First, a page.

We all know that spending an afternoon out in the sun without sunscreen is not a good idea. Keep reading to learn about sun protection for babies and children.
Why is sun protection so important?
Getting sunburned is very painful and uncomfortable, and it causes skin damage. If this is the damage we suffer, imagine the impact on a baby! A baby getting sunburned is quite different from an adult. The same exposure to the sun is much more serious for them. It can cause dehydration, fever, blisters, heatstroke, and even become a medical emergency.
Your baby’s skin is very sensitive, thin, and contains very little melanin (skin pigment that protects from the sun). For this reason, it gets sunburned easily and, even if it doesn’t become a medical emergency, sunburns can cause permanent damage. As parents, it is very important to take proper measures to protect your little one from the sun. Here are a few tips to keep them safe.
Basic tips for sun safety
When you go out:
- Avoid direct sunlight when your baby is less than 6 months old.
- Dress them in light clothing that covers their arms and legs. Choose bright colors and tightly woven fabrics, so the sun rays can’t penetrate.
- Use a hat that protects their face, neck, and ears.
- Try to walk under the shadow as much as possible.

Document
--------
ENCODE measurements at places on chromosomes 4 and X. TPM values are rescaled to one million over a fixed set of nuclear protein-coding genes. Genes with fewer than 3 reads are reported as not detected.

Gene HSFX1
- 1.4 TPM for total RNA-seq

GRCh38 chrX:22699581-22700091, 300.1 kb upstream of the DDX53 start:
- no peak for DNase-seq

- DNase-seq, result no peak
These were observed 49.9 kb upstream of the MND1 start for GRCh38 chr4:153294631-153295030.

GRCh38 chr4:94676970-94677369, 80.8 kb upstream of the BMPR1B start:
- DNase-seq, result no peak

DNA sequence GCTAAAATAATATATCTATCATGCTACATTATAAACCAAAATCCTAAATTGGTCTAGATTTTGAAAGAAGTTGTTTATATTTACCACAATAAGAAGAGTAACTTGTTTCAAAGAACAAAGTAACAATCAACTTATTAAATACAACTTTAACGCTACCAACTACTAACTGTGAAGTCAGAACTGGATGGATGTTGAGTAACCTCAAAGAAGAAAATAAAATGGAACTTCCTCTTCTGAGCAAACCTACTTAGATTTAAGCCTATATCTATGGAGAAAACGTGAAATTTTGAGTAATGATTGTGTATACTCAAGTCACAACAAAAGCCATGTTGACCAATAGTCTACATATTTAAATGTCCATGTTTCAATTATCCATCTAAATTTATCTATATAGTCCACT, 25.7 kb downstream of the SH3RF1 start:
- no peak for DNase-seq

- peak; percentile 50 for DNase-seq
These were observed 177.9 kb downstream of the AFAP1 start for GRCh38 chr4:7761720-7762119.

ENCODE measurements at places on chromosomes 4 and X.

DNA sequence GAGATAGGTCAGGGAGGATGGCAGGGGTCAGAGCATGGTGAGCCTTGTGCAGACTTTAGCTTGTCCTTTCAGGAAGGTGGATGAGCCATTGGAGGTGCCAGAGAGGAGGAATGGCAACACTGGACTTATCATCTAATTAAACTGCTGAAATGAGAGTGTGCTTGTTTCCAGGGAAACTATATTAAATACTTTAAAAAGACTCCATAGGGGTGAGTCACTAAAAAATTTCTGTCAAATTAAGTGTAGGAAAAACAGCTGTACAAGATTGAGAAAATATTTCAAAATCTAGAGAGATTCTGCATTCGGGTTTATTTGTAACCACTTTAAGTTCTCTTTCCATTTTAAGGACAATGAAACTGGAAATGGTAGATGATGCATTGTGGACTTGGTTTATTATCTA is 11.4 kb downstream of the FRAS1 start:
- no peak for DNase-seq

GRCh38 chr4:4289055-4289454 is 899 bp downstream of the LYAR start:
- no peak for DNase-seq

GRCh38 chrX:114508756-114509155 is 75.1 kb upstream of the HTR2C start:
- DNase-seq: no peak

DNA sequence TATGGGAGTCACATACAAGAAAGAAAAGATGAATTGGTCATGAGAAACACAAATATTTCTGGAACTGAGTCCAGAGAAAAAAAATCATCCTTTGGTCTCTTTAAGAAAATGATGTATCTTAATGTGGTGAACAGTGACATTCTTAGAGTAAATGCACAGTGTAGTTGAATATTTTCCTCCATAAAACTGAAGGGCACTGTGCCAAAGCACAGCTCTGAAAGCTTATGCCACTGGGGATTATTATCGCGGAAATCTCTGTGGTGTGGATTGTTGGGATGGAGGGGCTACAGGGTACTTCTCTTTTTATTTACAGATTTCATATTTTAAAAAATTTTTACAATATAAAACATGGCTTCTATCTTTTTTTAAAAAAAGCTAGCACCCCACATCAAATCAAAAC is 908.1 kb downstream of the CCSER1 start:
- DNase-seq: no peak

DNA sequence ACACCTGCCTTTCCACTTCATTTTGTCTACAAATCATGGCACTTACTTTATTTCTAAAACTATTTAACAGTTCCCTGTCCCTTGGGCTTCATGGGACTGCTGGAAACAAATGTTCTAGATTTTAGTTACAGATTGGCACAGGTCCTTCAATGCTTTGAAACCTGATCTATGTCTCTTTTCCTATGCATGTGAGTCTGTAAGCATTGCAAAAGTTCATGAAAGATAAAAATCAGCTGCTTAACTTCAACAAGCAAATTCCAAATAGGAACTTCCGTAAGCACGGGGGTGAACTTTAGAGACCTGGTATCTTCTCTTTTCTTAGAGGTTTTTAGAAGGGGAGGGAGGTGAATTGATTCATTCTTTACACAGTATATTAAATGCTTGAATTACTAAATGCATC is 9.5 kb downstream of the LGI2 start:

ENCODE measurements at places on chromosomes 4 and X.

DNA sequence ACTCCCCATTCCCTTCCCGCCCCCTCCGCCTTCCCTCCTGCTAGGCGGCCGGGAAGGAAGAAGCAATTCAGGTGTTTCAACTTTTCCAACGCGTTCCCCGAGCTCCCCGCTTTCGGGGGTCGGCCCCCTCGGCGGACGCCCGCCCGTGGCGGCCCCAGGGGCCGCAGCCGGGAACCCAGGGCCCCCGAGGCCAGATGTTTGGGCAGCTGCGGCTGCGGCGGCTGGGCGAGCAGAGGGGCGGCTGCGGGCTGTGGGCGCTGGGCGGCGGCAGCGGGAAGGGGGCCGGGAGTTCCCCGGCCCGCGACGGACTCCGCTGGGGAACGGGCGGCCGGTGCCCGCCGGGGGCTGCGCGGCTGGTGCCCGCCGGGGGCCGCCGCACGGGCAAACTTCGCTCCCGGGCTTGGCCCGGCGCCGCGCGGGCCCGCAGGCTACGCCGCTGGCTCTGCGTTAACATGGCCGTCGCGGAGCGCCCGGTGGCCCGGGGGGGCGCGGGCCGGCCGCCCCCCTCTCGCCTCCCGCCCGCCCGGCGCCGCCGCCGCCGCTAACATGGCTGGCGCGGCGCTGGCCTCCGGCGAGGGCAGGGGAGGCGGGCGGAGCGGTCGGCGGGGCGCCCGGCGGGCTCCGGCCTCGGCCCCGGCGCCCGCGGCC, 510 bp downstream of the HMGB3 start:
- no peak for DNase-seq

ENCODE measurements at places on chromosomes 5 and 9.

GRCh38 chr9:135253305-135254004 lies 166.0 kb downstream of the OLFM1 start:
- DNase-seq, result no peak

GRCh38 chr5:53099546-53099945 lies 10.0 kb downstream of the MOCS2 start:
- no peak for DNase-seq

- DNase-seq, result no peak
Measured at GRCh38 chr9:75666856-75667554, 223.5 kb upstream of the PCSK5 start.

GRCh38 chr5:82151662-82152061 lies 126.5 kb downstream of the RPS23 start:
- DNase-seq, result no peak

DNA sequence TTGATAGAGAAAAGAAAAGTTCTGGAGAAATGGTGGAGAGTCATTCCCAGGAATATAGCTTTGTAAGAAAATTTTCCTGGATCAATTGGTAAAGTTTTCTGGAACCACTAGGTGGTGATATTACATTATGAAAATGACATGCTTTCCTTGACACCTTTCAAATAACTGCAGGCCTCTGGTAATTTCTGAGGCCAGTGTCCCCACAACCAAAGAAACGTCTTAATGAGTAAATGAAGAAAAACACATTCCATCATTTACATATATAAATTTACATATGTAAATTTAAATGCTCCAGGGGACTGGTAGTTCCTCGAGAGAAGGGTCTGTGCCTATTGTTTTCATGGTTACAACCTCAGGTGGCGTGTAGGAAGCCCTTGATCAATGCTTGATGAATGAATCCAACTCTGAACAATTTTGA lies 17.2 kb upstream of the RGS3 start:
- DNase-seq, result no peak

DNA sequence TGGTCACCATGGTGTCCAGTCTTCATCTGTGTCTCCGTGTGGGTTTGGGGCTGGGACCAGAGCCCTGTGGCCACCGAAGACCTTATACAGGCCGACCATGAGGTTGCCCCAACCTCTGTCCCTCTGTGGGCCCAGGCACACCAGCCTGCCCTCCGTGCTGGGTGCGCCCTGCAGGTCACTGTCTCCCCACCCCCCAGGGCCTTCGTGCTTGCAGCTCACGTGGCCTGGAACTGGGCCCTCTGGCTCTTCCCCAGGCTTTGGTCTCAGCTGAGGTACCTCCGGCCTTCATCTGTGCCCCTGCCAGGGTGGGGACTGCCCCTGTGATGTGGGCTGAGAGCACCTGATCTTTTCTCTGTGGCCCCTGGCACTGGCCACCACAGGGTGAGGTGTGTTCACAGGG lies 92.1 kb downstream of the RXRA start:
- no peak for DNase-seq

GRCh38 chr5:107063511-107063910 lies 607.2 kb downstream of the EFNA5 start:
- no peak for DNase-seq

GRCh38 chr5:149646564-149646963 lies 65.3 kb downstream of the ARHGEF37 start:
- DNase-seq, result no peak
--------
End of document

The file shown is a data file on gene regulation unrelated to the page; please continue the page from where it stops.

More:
- Use a stroller with a sunshade.
- Avoid going out between 10 a.m. and 4 p.m. when the sun is at its strongest.
- If you go out to have lunch, try to eat inside. If you can’t, look for the shade of umbrellas or trees.
- Don’t be fooled by cloudy days, despite not seeing the sun, the UVB / UVA rays will still burn you and your baby.
Riding in the car:
- Place your baby’s car seat in the middle of the car to keep your baby away from sunny windows.
- If possible, place sun-blocking panels on your windows; these artifacts help reduce the entry of ultraviolet rays.
Should I apply sunscreen or not?
This question about sun protection has created a lot of debate among experts. On one hand, the FDA (US Food and Drug Administration) and the Skin Cancer Foundation don’t recommend applying sunscreen to infants younger than 6 months, since their skin is more sensitive to chemicals that the creams and sprays contain. For that reason, they recommend keeping babies safe with shade and clothing. On the other hand, the American Academy of Pediatrics recommends applying special baby sunscreen in small areas of exposed skin, like hands and face.
If you decide to apply sunscreen on exposed areas follow these recommendations:
- Use sunscreen made specifically for babies, containing zinc oxide or titanium dioxide. These types of sunscreen protect the skin against UVB and UVA rays. Also, they are not absorbed by the skin as other products.
- First, apply sunscreen on a small area to test for skin reactions.
- Avoid sunscreens containing PABA or oxybenzone.
- Apply sunscreen 30 minutes before going out.